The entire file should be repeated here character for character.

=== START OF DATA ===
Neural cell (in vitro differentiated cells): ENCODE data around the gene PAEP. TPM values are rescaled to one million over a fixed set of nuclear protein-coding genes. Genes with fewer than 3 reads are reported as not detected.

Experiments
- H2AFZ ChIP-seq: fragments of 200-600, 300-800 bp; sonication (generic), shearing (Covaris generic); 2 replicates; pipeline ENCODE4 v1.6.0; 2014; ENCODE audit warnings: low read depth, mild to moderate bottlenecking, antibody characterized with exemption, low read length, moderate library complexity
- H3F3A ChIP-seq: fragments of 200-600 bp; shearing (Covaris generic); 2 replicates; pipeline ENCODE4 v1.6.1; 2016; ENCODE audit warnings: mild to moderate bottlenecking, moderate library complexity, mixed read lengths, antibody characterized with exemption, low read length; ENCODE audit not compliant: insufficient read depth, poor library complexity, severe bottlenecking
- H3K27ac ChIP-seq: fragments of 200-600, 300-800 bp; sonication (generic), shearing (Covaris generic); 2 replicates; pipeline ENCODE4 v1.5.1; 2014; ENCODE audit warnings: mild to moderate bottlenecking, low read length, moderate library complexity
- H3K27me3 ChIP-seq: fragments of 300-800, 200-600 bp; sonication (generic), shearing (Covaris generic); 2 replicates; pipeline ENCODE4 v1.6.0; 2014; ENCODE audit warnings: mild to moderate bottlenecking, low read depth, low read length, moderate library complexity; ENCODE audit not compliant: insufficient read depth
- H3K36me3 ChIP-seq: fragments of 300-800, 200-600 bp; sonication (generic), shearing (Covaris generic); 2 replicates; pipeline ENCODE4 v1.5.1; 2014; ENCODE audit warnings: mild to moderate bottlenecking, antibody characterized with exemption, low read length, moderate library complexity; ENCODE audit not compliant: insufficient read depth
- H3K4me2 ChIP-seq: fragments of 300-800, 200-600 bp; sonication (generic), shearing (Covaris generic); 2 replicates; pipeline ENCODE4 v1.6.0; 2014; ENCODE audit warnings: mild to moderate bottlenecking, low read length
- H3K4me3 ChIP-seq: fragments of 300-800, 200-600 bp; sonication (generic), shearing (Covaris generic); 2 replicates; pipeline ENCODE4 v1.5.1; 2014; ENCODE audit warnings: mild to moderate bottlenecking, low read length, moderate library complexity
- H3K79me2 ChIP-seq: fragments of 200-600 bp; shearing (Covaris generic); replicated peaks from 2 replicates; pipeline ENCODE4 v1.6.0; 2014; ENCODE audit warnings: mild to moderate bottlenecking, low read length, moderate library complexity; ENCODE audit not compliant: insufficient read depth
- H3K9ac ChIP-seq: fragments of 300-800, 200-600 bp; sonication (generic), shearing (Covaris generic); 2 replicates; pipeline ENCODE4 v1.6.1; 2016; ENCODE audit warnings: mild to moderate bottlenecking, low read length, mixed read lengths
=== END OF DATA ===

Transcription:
Neural cell (in vitro differentiated cells): ENCODE data around the gene PAEP. TPM values are rescaled to one million over a fixed set of nuclear protein-coding genes. Genes with fewer than 3 reads are reported as not detected.

Experiments
- H2AFZ ChIP-seq: fragments of 200-600, 300-800 bp; sonication (generic), shearing (Covaris generic); 2 replicates; pipeline ENCODE4 v1.6.0; 2014; ENCODE audit warnings: low read depth, mild to moderate bottlenecking, antibody characterized with exemption, low read length, moderate library complexity
- H3F3A ChIP-seq: fragments of 200-600 bp; shearing (Covaris generic); 2 replicates; pipeline ENCODE4 v1.6.1; 2016; ENCODE audit warnings: mild to moderate bottlenecking, moderate library complexity, mixed read lengths, antibody characterized with exemption, low read length; ENCODE audit not compliant: insufficient read depth, poor library complexity, severe bottlenecking
- H3K27ac ChIP-seq: fragments of 200-600, 300-800 bp; sonication (generic), shearing (Covaris generic); 2 replicates; pipeline ENCODE4 v1.5.1; 2014; ENCODE audit warnings: mild to moderate bottlenecking, low read length, moderate library complexity
- H3K27me3 ChIP-seq: fragments of 300-800, 200-600 bp; sonication (generic), shearing (Covaris generic); 2 replicates; pipeline ENCODE4 v1.6.0; 2014; ENCODE audit warnings: mild to moderate bottlenecking, low read depth, low read length, moderate library complexity; ENCODE audit not compliant: insufficient read depth
- H3K36me3 ChIP-seq: fragments of 300-800, 200-600 bp; sonication (generic), shearing (Covaris generic); 2 replicates; pipeline ENCODE4 v1.5.1; 2014; ENCODE audit warnings: mild to moderate bottlenecking, antibody characterized with exemption, low read length, moderate library complexity; ENCODE audit not compliant: insufficient read depth
- H3K4me2 ChIP-seq: fragments of 300-800, 200-600 bp; sonication (generic), shearing (Covaris generic); 2 replicates; pipeline ENCODE4 v1.6.0; 2014; ENCODE audit warnings: mild to moderate bottlenecking, low read length
- H3K4me3 ChIP-seq: fragments of 300-800, 200-600 bp; sonication (generic), shearing (Covaris generic); 2 replicates; pipeline ENCODE4 v1.5.1; 2014; ENCODE audit warnings: mild to moderate bottlenecking, low read length, moderate library complexity
- H3K79me2 ChIP-seq: fragments of 200-600 bp; shearing (Covaris generic); replicated peaks from 2 replicates; pipeline ENCODE4 v1.6.0; 2014; ENCODE audit warnings: mild to moderate bottlenecking, low read length, moderate library complexity; ENCODE audit not compliant: insufficient read depth
- H3K9ac ChIP-seq: fragments of 300-800, 200-600 bp; sonication (generic), shearing (Covaris generic); 2 replicates; pipeline ENCODE4 v1.6.1; 2016; ENCODE audit warnings: mild to moderate bottlenecking, low read length, mixed read lengths